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Re: "What is the Fedora Project?"



On Thu, 22 Oct 2009, Paul W. Frields wrote:

> On Wed, Oct 21, 2009 at 11:05:44PM -0500, Mike McGrath wrote:
> > On Wed, 21 Oct 2009, Paul W. Frields wrote:
> >
> > > On Wed, Oct 07, 2009 at 08:13:29PM -0500, Mike McGrath wrote:
> > > > On Wed, 7 Oct 2009, Paul W. Frields wrote:
> > > > > This is why I feel so strongly that we should not be assuming that the
> > > > > people we see every day in our roles in the Fedora community,
> > > > > participating and contributing in constructive ways, are de facto
> > > > > representative of our only target audience.  Do we want those people
> > > > > involved?  Almost invariably the answer is "yes."  But there are many
> > > > > more people we reach, and more that we want to be reaching, to
> > > > > encourage an appreciation for sustainable software freedom, on the
> > > > > terms we set out in our mission and core values:
> > > > >
> > > >
> > > > Can you give some more detailed examples here?  You've defined the people
> > > > we see day to day but then went on to describe the people we don't see day
> > > > to day.  Those two groups combined are everyone :)
> > >
> > > Dangling reply never went out:
> > >
> > > People we see daily:  Packagers, admins, and developers.
> > > People we don't, in decreasing levels of visibility:  Ambassadors, bug
> > > filers, potential bug filers, independent open source developers,
> > > students
> > >
> >
> > Also windows users, oracle employees, those without computers.  I guess
> > I'm just not following the logic.  If you're saying we should cater to
> > those we don't ever see, how?
>
> If you're committed to reductio ad absurdum, this discussion can't get
> anywhere meaningful.  I specifically indicated we want to reach people
> on the terms we set out in our mission and core values (see above).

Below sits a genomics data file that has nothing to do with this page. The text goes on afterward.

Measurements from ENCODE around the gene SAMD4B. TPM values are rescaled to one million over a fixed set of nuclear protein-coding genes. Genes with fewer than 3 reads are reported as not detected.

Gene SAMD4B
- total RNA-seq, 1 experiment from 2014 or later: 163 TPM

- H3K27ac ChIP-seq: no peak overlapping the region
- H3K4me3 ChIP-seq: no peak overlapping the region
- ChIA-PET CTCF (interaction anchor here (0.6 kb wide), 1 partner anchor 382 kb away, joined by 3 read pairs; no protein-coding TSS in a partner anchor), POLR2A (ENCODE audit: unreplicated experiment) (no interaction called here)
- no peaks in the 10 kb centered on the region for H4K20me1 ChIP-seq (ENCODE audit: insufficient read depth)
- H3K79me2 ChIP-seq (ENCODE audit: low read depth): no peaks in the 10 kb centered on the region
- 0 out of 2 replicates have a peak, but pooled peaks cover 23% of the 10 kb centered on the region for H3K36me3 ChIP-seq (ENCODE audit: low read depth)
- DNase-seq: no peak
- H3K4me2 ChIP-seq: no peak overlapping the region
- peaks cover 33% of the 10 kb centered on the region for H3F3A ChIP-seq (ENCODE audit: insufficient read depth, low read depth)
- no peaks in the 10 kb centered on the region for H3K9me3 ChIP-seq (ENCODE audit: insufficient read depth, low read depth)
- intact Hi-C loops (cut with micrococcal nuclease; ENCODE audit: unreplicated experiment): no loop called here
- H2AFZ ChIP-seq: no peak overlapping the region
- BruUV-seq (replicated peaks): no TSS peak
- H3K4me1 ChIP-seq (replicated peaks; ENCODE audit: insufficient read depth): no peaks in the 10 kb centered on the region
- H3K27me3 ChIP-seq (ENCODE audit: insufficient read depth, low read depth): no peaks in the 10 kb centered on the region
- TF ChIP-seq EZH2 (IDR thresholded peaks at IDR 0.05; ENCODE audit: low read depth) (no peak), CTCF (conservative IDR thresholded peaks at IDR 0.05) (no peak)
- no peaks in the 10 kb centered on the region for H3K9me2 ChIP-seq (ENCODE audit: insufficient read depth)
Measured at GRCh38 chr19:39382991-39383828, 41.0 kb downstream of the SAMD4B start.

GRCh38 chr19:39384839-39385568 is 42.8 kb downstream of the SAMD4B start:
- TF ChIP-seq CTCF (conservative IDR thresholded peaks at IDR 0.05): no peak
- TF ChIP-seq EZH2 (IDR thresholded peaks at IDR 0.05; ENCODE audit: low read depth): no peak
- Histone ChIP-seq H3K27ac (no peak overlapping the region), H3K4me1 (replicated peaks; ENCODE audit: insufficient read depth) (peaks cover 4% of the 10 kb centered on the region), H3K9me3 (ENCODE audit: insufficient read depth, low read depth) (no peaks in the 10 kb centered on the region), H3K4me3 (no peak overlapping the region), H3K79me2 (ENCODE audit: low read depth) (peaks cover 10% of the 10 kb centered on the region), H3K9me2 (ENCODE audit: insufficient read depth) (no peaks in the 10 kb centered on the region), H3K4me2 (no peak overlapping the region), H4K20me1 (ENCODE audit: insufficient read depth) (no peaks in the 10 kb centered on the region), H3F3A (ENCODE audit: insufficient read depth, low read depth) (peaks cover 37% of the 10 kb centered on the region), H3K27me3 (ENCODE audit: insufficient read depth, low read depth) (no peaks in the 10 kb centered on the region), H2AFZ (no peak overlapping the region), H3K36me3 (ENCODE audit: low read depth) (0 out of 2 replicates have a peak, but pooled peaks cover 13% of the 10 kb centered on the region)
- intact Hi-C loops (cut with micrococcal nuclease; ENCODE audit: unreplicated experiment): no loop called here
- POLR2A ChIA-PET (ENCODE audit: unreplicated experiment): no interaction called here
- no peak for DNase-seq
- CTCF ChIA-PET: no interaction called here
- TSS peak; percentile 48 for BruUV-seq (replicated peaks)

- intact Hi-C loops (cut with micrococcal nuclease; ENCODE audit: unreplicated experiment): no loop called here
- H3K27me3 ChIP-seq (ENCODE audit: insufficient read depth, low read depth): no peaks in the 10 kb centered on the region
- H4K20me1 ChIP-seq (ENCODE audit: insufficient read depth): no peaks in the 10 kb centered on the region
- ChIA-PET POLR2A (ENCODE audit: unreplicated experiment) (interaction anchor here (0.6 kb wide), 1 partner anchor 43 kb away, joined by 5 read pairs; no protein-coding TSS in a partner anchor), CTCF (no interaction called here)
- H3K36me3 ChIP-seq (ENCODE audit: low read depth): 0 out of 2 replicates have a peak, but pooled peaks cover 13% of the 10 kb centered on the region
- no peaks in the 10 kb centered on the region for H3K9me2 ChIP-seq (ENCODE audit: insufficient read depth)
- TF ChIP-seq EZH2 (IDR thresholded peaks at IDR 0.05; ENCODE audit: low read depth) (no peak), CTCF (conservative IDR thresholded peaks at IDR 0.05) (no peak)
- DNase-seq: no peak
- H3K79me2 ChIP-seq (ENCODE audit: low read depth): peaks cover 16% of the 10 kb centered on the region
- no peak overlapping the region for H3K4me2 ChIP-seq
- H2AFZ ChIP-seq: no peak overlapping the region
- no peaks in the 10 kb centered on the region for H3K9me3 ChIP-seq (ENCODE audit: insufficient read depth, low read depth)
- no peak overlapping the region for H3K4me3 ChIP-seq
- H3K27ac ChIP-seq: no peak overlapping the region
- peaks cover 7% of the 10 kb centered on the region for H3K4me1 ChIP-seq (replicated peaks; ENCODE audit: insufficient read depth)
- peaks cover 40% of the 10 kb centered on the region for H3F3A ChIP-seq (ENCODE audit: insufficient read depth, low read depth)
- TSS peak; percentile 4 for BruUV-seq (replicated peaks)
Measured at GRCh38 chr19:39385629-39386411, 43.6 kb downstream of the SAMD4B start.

>

I bring it up because I still honestly don't know your stance on this and
being the project lead it's pretty important to this discussion.  Are we
excluding people or are we including everyone?

> The people you and I are in direct contact with every day in our
> Fedora $DAYJOB represent a much smaller set of people than the people
> who use the Fedora distribution and are interested in what the Fedora
> Project does.  Set A is a very small subset of Set B, not a disjoint
> set.  By ensuring that Fedora gets better and is more appealing for
> Set B, we can not only generally make Set A's life better but we can
> also grow Set B, and if the size of Set A is governed by some
> proportion (albeit small), Set A is likely to grow as well.
>
> Calling this "catering" comes off as exclusionary to me, and I think
> that's unhealthy for the Fedora Project in the long run.
>

I'm just going to bring up the elephant in the room, at least the one I
see.  Up until this discussion I was under the impression that Ubuntu and
us were not in direct competition.  They were catering to noobs and
general users, we were catering to enthusiasts and experienced users.
Coming out of this conversation (not just with Paul but with everyone) it
seems clear that Ubuntu's goals and our goals greatly overlap if not
completely overlap.

The problem?  They are KILLING us.  I'm not talking about market share,
I'm talking about my recent converts from Fedora to Ubuntu.  I haven't had
to do a single thing to my wifes computer since I put Ubuntu on there
except setup my printer.  With Fedora I was on it almost daily.

	-Mike


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